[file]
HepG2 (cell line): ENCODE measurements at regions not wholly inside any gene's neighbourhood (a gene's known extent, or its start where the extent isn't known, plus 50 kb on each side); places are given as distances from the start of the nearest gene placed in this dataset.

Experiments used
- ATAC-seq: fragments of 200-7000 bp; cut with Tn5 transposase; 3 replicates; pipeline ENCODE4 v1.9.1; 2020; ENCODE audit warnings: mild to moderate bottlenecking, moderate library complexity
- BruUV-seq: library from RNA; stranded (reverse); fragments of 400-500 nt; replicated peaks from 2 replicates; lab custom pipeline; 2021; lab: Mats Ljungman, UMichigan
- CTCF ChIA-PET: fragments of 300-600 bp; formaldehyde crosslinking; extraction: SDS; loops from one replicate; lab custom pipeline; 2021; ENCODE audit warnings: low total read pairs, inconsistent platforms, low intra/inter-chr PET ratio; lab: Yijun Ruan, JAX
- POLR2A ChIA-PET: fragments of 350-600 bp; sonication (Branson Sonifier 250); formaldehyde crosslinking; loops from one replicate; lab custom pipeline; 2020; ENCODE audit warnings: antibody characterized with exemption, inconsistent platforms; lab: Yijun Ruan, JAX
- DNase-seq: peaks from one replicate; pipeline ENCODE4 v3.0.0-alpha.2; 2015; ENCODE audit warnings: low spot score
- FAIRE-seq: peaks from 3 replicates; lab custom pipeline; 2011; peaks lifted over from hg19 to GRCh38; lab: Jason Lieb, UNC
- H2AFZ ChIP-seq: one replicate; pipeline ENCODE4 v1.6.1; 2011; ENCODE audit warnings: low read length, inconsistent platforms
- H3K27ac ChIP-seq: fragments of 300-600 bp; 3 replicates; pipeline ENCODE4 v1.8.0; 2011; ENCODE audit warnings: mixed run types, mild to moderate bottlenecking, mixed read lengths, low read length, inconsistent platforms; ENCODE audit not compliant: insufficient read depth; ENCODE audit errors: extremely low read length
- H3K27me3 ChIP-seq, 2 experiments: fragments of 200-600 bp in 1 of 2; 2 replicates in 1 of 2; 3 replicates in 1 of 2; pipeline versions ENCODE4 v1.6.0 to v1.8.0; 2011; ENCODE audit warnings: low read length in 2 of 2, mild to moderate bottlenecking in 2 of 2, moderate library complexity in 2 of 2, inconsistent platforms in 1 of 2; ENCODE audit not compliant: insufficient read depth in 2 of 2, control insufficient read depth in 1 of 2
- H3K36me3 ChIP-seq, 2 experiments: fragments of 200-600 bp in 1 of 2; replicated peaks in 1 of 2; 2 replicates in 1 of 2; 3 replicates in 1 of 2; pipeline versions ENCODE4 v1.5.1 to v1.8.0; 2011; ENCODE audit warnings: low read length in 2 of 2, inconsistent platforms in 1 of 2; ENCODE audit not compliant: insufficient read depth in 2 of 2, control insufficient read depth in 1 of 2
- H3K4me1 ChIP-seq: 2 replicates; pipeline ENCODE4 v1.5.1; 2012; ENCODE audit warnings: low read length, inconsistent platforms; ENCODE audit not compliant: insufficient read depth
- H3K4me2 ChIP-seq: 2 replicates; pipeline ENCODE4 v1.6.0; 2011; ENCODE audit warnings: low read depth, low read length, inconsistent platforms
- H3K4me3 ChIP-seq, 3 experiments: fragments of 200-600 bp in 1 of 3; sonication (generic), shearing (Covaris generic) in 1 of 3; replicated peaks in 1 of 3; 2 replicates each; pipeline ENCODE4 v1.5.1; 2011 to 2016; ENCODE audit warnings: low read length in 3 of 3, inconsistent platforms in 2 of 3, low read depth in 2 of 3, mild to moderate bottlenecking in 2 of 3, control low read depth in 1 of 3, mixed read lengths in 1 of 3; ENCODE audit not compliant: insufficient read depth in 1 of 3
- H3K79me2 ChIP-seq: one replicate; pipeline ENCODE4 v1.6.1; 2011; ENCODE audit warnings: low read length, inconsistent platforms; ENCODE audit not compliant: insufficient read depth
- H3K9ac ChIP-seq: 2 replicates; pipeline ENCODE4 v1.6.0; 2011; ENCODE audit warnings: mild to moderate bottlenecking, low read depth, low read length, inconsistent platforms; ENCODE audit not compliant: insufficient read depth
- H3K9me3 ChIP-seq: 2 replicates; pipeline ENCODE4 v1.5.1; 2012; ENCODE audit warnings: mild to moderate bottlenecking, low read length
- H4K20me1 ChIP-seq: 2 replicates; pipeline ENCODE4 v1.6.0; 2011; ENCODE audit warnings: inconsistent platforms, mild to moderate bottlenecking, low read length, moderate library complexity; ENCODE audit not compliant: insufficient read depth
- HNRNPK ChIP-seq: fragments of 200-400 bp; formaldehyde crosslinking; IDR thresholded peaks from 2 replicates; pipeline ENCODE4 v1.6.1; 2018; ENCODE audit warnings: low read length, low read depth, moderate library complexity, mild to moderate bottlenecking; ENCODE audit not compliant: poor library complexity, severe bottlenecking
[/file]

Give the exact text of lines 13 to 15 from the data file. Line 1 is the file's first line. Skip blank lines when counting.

- H3K4me1 ChIP-seq: 2 replicates; pipeline ENCODE4 v1.5.1; 2012; ENCODE audit warnings: low read length, inconsistent platforms; ENCODE audit not compliant: insufficient read depth
- H3K4me2 ChIP-seq: 2 replicates; pipeline ENCODE4 v1.6.0; 2011; ENCODE audit warnings: low read depth, low read length, inconsistent platforms
- H3K4me3 ChIP-seq, 3 experiments: fragments of 200-600 bp in 1 of 3; sonication (generic), shearing (Covaris generic) in 1 of 3; replicated peaks in 1 of 3; 2 replicates each; pipeline ENCODE4 v1.5.1; 2011 to 2016; ENCODE audit warnings: low read length in 3 of 3, inconsistent platforms in 2 of 3, low read depth in 2 of 3, mild to moderate bottlenecking in 2 of 3, control low read depth in 1 of 3, mixed read lengths in 1 of 3; ENCODE audit not compliant: insufficient read depth in 1 of 3